is one of the most common conditions treated by podiatrists. It is often a message from the body that
something is in need of medical attention. Pain that occurs right after an injury or early in an illness may play a protective role, often warning us about the damage we have suffered. The greatest
incidence of heel pain is seen in middle-aged men and women. It is also seen in those who take part in regular sporting activities and those significantly overweight and on their feet a lot. Heel
pain can also occur in children, usually between 8 and 13, as they become increasingly active in sporting activities.
Achilles tendon rupture, the tendon of the heel cord behind the ankle is torn. Bone bruise. Bone cyst, a solitary fluid-filled cyst (cavity) in a bone. Gout, levels of uric acid in the blood rise
until the level becomes excessive (hyperuricemia), causing urate crystals to build up around the joints. This causes inflammation and severe pain when a gout attack happens. Neuroma (Morton's
neuroma) a swollen nerve in the ball of the foot, commonly between the base of the second and third toes. Osteomyelitis , osteomyelitis means infection of the bone or bone marrow; inflammation of the
bone due to infection. Osteomyelitis sometimes occurs as a complication of injury or surgery. In some cases, the infection may get into bone tissue from the bloodstream. Patients with osteomyelitis
typically experience deep pain and muscle spasms in the inflammation area, as well as fever. Peripheral neuropathy, neuropathy is a collection of disorders that occurs when nerves of the peripheral
nervous system (the part of the nervous system outside of the brain and spinal cord) are damaged. The condition is generally referred to as peripheral neuropathy, and it is most commonly due to
damage to nerve axons. Neuropathy usually causes pain and numbness in the hands and feet. It can result from traumatic injuries, infections, metabolic disorders and exposure to toxins. One of the
most common causes of neuropathy is diabetes. Problems with your gait, wrong posture when walking/running. Rheumatoid arthritis, rheumatoid arthritis, sometimes referred to as rheumatoid disease, is
a chronic (long lasting), progressive and disabling auto-immune disease condition that causes inflammation and pain in the joints, the tissue around the joints, and other organs in the human body.
Rheumatoid arthritis usually affects the joints in the hands and feet first, but any joint may become affected. Patients with rheumatoid arthritis commonly have stiff joints and feel generally unwell
The most common complaint is pain and stiffness in the bottom of the heel. Heel pain may be sharp or dull, and it may develop slowly over time or suddenly after intense activity. The pain is
typically worse in the morning, when taking your first steps of the day. After standing or sitting for a while. When climbing stairs.
A biomechanical exam by your podiatrist will help reveal these abnormalities and in turn resolve the cause of plantar fasciitis. By addressing this cause, the patient can be offered a podiatric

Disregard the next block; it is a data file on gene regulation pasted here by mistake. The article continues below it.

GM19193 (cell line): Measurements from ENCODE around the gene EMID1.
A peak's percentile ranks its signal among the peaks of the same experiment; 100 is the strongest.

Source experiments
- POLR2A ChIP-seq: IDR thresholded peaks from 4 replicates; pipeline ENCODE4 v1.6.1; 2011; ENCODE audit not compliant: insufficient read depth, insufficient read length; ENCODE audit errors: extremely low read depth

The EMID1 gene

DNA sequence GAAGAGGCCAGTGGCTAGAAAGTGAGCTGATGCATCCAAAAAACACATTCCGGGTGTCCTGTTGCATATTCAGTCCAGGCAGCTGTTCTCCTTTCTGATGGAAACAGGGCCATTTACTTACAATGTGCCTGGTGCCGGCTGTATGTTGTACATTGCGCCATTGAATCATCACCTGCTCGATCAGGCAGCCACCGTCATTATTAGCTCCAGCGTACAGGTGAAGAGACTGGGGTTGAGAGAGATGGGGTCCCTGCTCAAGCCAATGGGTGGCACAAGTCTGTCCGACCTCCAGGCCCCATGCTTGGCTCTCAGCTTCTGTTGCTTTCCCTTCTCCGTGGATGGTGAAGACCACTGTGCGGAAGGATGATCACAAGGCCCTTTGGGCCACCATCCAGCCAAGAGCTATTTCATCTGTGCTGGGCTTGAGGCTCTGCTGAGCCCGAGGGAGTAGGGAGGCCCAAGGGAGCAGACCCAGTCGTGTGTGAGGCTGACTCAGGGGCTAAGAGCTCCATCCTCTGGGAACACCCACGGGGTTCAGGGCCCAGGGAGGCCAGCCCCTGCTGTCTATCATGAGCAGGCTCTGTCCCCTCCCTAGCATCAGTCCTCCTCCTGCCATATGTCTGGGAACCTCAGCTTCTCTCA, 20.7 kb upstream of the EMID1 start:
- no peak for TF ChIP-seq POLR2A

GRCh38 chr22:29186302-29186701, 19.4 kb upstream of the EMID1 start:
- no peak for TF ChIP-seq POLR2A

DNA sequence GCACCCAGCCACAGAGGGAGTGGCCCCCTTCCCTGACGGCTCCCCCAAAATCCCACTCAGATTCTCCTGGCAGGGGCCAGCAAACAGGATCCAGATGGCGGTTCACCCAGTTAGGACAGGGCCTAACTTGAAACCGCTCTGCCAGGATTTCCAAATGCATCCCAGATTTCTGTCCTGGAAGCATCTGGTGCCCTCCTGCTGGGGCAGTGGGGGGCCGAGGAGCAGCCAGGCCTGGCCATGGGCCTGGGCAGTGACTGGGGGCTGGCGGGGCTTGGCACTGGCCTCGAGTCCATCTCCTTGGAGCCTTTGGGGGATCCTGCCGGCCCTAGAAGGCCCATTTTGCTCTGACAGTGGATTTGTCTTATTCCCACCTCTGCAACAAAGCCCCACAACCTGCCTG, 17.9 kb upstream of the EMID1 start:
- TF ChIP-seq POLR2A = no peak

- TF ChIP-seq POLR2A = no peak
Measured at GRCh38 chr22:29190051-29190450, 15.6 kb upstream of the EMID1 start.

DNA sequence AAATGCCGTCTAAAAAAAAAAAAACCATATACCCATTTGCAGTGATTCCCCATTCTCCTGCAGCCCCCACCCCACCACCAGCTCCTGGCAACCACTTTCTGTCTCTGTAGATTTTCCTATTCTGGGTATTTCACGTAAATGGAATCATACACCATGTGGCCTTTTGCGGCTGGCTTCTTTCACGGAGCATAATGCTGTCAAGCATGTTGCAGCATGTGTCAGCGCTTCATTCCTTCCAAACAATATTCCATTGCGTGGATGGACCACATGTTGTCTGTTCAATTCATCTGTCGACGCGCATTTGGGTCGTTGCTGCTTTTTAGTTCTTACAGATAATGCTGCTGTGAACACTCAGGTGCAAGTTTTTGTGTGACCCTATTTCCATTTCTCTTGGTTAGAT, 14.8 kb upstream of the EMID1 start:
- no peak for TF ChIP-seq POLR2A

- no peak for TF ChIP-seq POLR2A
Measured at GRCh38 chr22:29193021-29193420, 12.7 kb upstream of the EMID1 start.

long-term solution to his problem.
Non Surgical Treatment
Calf stretch, silicone Heel cups, ice, night splint, physical therapy. Sometimes custom orthotics are beneficial in long standing cases. Steroid injections have been used and although they
temporarily relieve the pain, the pain usually returns within a short period of time. Plantar fasciitis tends to go away in 90% of all people in time. It can take 12-18 months for all the pain to
resolve. If the pain continues after adequate treatment, high frequency shock wave therapy (OssaTron) has been found to be beneficial, unfortunately most insurance companies do not cover this
Extracorporeal shockwave therapy (EST) is a fairly new type of non-invasive treatment. Non-invasive means it does not involve making cuts into your body. EST involves using a device to deliver
high-energy soundwaves into your heel. The soundwaves can sometimes cause pain, so a local anaesthetic may be used to numb your heel. It is claimed that EST works in two ways. It is thought to have a
"numbing" effect on the nerves that transmit pain signals to your brain, help stimulate and speed up the healing process. However, these claims have not yet been definitively proven. The National
Institute for Health and Care Excellence (NICE) has issued guidance about the use of EST for treating plantar fasciitis. NICE states there are no concerns over the safety of EST, but there are
uncertainties about how effective the procedure is for treating heel pain. Some studies have reported that EST is more effective than surgery and other non-surgical treatments, while other studies
found the procedure to be no better than a placebo (sham treatment).
Maintaining flexible and strong muscles in your calves, ankles, and feet can help prevent some types of heel pain. Always stretch and warm-up before exercising. Wear comfortable, properly fitting
shoes with good arch support and cushioning. Make sure there is enough room for your toes.